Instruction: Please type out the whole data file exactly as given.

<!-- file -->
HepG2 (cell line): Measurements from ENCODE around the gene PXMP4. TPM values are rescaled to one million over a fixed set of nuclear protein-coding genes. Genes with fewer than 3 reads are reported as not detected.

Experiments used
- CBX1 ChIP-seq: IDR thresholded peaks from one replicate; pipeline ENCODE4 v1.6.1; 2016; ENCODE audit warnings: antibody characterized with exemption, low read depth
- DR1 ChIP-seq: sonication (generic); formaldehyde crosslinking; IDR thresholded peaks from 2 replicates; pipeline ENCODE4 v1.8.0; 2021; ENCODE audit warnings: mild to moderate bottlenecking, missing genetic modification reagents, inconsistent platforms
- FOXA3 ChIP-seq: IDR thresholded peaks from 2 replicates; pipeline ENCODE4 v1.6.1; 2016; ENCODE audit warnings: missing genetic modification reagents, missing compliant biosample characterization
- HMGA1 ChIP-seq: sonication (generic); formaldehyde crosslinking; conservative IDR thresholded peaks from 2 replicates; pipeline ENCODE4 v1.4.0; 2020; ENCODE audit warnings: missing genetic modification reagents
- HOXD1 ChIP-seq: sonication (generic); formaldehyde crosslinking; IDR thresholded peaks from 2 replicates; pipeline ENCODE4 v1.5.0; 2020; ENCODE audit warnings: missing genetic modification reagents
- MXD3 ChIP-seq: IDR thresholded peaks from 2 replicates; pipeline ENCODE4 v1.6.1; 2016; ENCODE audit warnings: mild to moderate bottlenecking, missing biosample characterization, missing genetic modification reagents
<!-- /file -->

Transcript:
HepG2 (cell line): Measurements from ENCODE around the gene PXMP4. TPM values are rescaled to one million over a fixed set of nuclear protein-coding genes. Genes with fewer than 3 reads are reported as not detected.

Experiments used
- CBX1 ChIP-seq: IDR thresholded peaks from one replicate; pipeline ENCODE4 v1.6.1; 2016; ENCODE audit warnings: antibody characterized with exemption, low read depth
- DR1 ChIP-seq: sonication (generic); formaldehyde crosslinking; IDR thresholded peaks from 2 replicates; pipeline ENCODE4 v1.8.0; 2021; ENCODE audit warnings: mild to moderate bottlenecking, missing genetic modification reagents, inconsistent platforms
- FOXA3 ChIP-seq: IDR thresholded peaks from 2 replicates; pipeline ENCODE4 v1.6.1; 2016; ENCODE audit warnings: missing genetic modification reagents, missing compliant biosample characterization
- HMGA1 ChIP-seq: sonication (generic); formaldehyde crosslinking; conservative IDR thresholded peaks from 2 replicates; pipeline ENCODE4 v1.4.0; 2020; ENCODE audit warnings: missing genetic modification reagents
- HOXD1 ChIP-seq: sonication (generic); formaldehyde crosslinking; IDR thresholded peaks from 2 replicates; pipeline ENCODE4 v1.5.0; 2020; ENCODE audit warnings: missing genetic modification reagents
- MXD3 ChIP-seq: IDR thresholded peaks from 2 replicates; pipeline ENCODE4 v1.6.1; 2016; ENCODE audit warnings: mild to moderate bottlenecking, missing biosample characterization, missing genetic modification reagents